Mike Bloomberg Is About to Enter the Highly Dangerous Phase 3 of All Fresh, New Presidential Candidates

Just a quick reminder: every primary features a series of interesting “new” candidates. This year Mike Bloomberg is one of them. If they have anything at all going for them,¹ they typically gain popularity at first when no one really knows anything about them; they peak when the media starts running mildly critical stories about them; and then they decline as the oppo starts and the media starts printing the “investigations” it’s been working on for the previous few weeks. Here is a helpful diagram drawn on the back of a paper napkin:

Bloomberg is at the peak of the mostly nontoxic learning phase and just transitioning into the extremely toxic oppo/investigations phase. Today, for example, the New York Times is running a moderately combative story about Bloomberg’s philanthropy while the Washington Post is running a very damaging article about sexist comments and a hostile environment for women at his eponymous company. Meanwhile, the oppo folks are busily dumping audio of Bloomberg making arguably racist comments about stop-and-frisk. Bloomberg is highly likely to lose some of his support over the next couple of weeks, after which he will either recover or he won’t. It all depends on how well everyone else is doing and how good a job reporters and oppo researchers do in digging up damaging material. In any case, there’s no need to panic just yet.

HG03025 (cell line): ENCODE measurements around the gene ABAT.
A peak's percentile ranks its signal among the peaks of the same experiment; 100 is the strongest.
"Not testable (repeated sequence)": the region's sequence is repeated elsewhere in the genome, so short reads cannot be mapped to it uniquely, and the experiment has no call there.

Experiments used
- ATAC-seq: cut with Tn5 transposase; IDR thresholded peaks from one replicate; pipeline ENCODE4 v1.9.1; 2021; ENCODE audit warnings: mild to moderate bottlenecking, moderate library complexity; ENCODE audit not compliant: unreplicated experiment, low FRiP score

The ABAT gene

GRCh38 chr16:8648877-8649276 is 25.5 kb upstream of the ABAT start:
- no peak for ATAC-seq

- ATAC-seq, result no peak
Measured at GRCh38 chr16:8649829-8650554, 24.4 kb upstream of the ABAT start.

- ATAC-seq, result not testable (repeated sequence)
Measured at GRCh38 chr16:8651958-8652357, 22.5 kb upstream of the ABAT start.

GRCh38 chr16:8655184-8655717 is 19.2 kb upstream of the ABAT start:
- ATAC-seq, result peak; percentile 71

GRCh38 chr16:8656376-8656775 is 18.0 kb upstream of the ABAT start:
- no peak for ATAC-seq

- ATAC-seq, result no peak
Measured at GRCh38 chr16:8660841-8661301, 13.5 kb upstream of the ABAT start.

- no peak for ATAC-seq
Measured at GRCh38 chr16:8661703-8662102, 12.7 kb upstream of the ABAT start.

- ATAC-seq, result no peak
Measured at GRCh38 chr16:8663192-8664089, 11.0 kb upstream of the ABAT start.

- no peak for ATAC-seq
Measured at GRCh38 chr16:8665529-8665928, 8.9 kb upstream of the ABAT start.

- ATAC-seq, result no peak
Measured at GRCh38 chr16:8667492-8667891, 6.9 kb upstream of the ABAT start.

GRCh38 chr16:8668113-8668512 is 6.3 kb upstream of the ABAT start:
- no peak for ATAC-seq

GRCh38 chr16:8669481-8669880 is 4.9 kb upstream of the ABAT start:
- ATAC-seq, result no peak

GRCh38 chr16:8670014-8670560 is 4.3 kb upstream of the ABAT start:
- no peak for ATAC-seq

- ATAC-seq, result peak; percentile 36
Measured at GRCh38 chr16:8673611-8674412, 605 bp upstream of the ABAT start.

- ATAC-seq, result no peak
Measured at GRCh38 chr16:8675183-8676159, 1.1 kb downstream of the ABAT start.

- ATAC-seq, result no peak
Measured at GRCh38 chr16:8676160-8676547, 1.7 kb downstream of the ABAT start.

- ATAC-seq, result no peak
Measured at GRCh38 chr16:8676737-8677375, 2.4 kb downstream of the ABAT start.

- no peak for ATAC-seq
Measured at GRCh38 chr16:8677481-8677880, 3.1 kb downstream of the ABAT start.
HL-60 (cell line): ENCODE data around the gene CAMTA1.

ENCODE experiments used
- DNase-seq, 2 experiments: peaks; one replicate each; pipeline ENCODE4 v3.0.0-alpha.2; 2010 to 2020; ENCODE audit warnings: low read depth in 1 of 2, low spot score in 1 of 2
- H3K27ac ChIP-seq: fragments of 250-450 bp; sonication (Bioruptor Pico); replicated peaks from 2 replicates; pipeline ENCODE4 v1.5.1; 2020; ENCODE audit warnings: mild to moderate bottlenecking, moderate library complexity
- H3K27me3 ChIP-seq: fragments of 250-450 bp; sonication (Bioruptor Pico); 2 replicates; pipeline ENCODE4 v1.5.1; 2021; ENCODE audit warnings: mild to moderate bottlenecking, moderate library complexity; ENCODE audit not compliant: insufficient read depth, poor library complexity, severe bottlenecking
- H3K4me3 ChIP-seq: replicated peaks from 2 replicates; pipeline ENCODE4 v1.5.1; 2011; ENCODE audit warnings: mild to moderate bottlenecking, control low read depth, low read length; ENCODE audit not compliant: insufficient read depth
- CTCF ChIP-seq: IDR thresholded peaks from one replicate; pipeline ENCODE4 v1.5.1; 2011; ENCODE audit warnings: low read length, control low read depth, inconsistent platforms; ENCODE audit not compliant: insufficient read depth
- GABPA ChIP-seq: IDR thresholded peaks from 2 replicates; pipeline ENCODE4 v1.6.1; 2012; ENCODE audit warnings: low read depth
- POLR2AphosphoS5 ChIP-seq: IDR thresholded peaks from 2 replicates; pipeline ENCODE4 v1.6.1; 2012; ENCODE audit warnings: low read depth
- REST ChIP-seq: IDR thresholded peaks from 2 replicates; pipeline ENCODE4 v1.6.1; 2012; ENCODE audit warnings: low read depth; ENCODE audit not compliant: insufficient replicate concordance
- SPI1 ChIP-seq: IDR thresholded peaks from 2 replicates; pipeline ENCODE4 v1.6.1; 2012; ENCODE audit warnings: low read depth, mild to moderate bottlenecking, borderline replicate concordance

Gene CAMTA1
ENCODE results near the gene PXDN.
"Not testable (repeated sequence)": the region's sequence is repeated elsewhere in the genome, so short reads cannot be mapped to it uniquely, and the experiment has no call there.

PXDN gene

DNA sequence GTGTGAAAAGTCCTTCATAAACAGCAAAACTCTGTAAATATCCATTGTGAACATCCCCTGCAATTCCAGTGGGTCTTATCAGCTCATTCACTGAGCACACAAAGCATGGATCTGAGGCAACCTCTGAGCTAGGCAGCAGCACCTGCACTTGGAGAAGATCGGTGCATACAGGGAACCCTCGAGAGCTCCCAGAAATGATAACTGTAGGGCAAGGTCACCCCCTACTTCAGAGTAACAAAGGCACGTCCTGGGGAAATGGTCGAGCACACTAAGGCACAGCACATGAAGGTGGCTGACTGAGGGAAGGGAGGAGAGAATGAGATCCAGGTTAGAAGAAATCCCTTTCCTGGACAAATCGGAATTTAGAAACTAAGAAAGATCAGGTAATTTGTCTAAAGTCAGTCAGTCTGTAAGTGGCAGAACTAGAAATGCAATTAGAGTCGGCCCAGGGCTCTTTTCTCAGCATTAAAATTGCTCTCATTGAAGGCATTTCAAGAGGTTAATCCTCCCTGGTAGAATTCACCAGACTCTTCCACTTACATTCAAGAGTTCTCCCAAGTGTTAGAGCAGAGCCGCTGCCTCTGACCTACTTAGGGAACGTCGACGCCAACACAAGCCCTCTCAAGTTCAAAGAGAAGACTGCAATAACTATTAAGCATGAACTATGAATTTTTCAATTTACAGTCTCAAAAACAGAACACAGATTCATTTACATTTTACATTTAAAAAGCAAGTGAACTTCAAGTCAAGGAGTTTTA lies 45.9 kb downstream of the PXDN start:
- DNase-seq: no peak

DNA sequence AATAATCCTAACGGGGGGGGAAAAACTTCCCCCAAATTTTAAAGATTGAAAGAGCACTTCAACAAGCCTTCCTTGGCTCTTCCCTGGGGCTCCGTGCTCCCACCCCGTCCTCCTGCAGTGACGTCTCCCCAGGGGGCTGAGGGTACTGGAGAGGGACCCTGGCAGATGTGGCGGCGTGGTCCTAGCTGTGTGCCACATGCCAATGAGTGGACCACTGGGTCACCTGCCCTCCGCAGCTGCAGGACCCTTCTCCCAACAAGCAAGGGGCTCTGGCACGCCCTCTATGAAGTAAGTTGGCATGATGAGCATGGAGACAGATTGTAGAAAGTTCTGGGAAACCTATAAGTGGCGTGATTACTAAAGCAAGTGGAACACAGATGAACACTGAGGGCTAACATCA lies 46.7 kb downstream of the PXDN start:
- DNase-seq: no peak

FWIW, this is also approximately where Amy Klobuchar is at. She’s a little less vulnerable than Bloomberg since she’s been in high-profile campaigns before and probably doesn’t have a lot of skeletons waiting to tumble out of her closet, but this is also the stage where people who are sort of interested in her start to learn more about positions she’s taken that maybe they aren’t too thrilled with. Stay tuned!

¹For example, $50 billion.

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You expect the big picture, and it's our job at Mother Jones to give it to you. And right now, so many of the troubles we face are the making not of a virus, but of the quest for profit, political or economic (and not just from the man in the White House who could have offered leadership and comfort but instead gave us bleach).

In "News Is Just Like Waste Management," we unpack what the coronavirus crisis has meant for journalism, including Mother Jones’, and how we can rise to the challenge. If you're able to, this is a critical moment to support our nonprofit journalism with a donation: We've scoured our budget and made the cuts we can without impairing our mission, and we hope to raise $400,000 from our community of online readers to help keep our big reporting projects going because this extraordinary pandemic-plus-election year is no time to pull back.

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